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I want to acknowledge [infection preventionists]. You all inspire me daily and I’m eternally grateful to work among you. We work to protect our health care personnel and patients fiercely and often to the point where we are burned out.
Earlier this week I was talking to a colleague in infection prevention. Exhausted to our core and with that languishing feeling we’ve all been reading about, we both shared the same sentiment—no one seems to know what infection preventionists (IPs) have gone through this year.
This got me thinking. COVID-19 has put a light on so much that we’ve been neglecting for so long – the hard work of essential workers, social and racial inequities, underserved areas and understaffed hospitals, underfunded public health, etc. There’s been much written on the role of health care workers during COVID-19 and the goal of this article isn’t to diminish that, but rather to honor a group that I’ve seen routinely neglected during public health emergencies. I may be biased as an infection preventionist and epidemiologist, but frankly, I worry that after Ebola in 2014 and now COVID-19, the field of infection prevention will see an exodus due to the continued neglect.
I’ve spent a lot of time writing and researching (and talking) about how neglected infection prevention and control (IPC) is and what that means for health care, but also biodefense. This was pre-COVID, but as I hear the heartbreak of so many IP friends and colleagues, I think it’s important to write this. Before the first cases were even identified in the United States, IPs were worriedly watching and the moment the first case was announced in Washington, we began preparing. For many of us, the 24/7 on-call work began around this time.
We operationalize new guidance, relayed travel-related alerts, and prepared staff for what may come. When the surges hit, we were there—rounding on the units and doing training on all the units. From being trained to do N95 fit-testing to jumping into the count to partake in patient care, IPs took on many roles.
We had to navigate the changing guidance, establish overflow areas, ensure reporting to the health department was occurring, and do contact-tracing to make sure exposed staff were quarantined. We had to navigate PPE shortages and decontamination of masks. We faced politicization of masks and hesitancy around vaccines.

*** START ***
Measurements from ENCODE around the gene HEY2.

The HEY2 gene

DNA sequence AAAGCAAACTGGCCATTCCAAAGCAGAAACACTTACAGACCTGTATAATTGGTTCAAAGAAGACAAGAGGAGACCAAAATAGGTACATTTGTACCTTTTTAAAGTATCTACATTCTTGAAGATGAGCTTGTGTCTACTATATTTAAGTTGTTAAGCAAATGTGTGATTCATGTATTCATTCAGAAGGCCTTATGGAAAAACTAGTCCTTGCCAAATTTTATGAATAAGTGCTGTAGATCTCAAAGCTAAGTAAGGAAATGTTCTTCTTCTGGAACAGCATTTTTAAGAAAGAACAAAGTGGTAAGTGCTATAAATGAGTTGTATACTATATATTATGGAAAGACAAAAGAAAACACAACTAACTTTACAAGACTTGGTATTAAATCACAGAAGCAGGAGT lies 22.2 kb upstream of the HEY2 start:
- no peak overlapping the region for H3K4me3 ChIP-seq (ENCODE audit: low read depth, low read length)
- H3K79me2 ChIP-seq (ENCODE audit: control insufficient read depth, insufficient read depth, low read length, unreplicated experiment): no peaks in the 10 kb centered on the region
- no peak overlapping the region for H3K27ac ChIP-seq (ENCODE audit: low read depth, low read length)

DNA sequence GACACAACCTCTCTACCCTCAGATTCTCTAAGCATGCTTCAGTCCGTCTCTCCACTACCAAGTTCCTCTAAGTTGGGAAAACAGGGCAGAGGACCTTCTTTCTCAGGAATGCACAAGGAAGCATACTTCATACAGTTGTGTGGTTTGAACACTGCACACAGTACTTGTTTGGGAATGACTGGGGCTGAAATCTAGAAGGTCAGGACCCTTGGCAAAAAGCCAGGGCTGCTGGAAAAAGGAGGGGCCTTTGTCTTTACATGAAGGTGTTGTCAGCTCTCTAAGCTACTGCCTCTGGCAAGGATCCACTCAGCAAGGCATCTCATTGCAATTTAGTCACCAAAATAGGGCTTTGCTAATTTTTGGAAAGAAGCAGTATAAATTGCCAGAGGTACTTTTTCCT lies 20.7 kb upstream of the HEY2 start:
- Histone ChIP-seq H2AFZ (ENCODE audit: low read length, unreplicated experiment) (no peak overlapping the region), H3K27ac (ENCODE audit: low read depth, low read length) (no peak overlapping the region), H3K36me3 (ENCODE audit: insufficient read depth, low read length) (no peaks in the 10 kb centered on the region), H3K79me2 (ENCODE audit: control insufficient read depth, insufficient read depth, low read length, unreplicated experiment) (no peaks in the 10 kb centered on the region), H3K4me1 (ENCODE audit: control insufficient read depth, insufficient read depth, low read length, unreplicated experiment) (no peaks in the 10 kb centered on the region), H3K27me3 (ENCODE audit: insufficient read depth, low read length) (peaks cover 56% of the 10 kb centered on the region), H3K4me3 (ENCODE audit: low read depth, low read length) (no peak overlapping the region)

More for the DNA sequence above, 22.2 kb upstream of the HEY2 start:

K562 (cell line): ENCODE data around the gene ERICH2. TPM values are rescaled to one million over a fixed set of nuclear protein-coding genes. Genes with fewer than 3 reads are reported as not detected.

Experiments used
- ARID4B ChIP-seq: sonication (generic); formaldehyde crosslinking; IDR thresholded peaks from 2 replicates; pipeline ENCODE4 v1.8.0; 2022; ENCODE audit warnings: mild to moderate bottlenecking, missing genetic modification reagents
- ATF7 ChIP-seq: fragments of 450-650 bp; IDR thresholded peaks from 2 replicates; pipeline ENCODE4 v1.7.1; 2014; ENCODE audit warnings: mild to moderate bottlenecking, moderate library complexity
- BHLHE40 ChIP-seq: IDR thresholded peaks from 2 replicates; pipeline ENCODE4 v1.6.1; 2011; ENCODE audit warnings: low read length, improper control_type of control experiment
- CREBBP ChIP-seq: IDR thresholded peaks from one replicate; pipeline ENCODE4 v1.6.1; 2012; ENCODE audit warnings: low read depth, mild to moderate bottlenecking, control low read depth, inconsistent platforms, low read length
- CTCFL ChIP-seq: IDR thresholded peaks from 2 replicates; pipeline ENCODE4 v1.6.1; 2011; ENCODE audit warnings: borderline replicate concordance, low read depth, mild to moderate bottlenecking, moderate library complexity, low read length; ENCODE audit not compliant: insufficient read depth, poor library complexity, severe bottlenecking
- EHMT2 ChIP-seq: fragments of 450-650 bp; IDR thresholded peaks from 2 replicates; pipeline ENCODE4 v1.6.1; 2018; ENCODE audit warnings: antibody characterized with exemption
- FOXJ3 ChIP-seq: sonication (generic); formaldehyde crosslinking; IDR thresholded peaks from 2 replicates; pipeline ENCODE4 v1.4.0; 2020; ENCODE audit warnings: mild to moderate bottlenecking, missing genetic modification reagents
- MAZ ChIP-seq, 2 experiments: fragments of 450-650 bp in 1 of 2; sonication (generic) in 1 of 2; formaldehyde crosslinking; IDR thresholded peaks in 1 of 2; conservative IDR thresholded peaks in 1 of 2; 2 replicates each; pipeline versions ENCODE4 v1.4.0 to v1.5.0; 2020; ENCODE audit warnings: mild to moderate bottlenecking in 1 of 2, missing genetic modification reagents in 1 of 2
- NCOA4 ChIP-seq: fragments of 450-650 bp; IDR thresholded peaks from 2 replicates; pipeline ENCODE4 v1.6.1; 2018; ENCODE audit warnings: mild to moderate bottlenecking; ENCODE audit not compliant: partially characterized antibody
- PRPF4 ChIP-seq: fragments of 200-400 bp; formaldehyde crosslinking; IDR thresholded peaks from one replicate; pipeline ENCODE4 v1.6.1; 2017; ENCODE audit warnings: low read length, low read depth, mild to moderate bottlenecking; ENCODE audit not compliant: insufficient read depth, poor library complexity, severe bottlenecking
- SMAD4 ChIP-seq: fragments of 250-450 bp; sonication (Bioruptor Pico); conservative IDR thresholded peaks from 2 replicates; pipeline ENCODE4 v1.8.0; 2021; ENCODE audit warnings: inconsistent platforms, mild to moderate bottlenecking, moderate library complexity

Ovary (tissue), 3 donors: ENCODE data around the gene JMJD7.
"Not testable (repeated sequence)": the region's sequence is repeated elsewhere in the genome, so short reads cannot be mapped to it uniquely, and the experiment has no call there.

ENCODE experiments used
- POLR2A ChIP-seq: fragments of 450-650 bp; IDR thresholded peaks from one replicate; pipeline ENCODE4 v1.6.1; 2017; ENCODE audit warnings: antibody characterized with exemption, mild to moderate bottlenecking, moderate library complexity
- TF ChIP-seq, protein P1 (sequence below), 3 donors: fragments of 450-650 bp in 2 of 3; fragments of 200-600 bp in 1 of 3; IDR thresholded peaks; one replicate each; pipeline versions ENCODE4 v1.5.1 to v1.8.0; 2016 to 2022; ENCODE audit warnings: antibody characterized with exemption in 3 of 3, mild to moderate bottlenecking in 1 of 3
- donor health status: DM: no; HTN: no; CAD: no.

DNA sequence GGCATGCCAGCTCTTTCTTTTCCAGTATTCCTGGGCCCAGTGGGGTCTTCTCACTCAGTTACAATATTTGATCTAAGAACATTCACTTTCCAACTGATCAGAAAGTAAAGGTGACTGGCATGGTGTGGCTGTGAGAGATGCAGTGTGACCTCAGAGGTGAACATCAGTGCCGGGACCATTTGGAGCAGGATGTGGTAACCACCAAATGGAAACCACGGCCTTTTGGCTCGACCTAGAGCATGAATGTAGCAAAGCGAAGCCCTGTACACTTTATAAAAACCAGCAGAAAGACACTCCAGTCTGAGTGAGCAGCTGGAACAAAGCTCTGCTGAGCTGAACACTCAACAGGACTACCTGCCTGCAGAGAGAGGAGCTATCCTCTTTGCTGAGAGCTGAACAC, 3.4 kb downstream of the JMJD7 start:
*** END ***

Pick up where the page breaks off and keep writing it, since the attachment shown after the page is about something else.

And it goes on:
We’ve been attacked by people who didn’t understand our approach to isolation precautions. In the non-surging times, we were expected to go back to normal. To go back to the health care-associated infections (HAIs) that were being neglected but also to maintain readiness. Coming down from that exhausted panic of “just keep going” is not easy.
For most IPs, we work five days a week in under-staff programs and are frequently on call. Readiness for an infectious disease tends to fall on us and it’s our job to coordinate with all the internal partners—like clinical, lab, and environmental services—to ensure we’re prepared.
As COVID-19 began to surge across the world and the United States in 2020, IPs went into overtime, working continuously … and we haven’t stopped. Like public health, we’ve worked long weeks, weekends on call, and have been expected to manage our day-to-day duties. For many of us, it’s isolating, and few understand this. Few even know what IPs are, let alone acknowledge our role in this.
In the wake of all of this and the often-frustrating isolation we feel as the U.S. seems to go back to “normal,” I want to acknowledge IPs. You all inspire me daily and I’m eternally grateful to work among you. We work to protect our health care personnel and patients fiercely and often to the point where we are burned out. Now is a hard time for so many and ultimately, it’s important to know that it’s not a light switch. That feeling of exhaustion and inability to just recover from it all is not instant. Our roles have been the underdogs and will likely continue so.
Many may not know the dedication we put in during this all but please know, our patients and staff are safer due to the work you do daily. Now is the time we try to pick up the pieces—care for the caregiver, right? Working through this challenging time won’t be quick but know that you’re not alone. Infection prevention is a critical field and like public health, it often is neglected until it’s necessary. Just know that you played (and continue to do so) a vital role in the COVID-19 response and as we work to raise awareness for our field, this is the time to revitalize and shape the future of infection prevention. This means we need new ideas, innovative approaches, but most importantly—we need you to recover and heal. We still have a long road ahead but surrounded by some of the best people one could hope for, I know infection prevention will be OK.